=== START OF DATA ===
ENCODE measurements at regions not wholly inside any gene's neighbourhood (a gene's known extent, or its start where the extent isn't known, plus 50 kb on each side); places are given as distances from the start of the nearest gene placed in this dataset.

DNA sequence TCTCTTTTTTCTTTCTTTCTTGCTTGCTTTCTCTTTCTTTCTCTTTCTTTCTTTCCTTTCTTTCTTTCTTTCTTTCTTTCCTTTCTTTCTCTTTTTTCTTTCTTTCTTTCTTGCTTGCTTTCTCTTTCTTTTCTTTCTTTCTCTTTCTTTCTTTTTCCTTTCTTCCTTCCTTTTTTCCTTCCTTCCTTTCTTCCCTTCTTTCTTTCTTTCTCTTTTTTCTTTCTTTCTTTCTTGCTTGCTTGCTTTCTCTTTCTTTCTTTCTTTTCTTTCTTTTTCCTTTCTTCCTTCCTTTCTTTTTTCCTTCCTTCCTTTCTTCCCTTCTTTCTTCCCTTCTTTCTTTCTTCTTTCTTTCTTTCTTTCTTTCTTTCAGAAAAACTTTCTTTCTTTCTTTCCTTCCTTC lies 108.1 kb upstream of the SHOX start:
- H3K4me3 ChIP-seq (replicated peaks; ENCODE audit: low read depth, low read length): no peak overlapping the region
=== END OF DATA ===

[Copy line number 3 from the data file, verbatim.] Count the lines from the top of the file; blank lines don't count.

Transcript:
- H3K4me3 ChIP-seq (replicated peaks; ENCODE audit: low read depth, low read length): no peak overlapping the region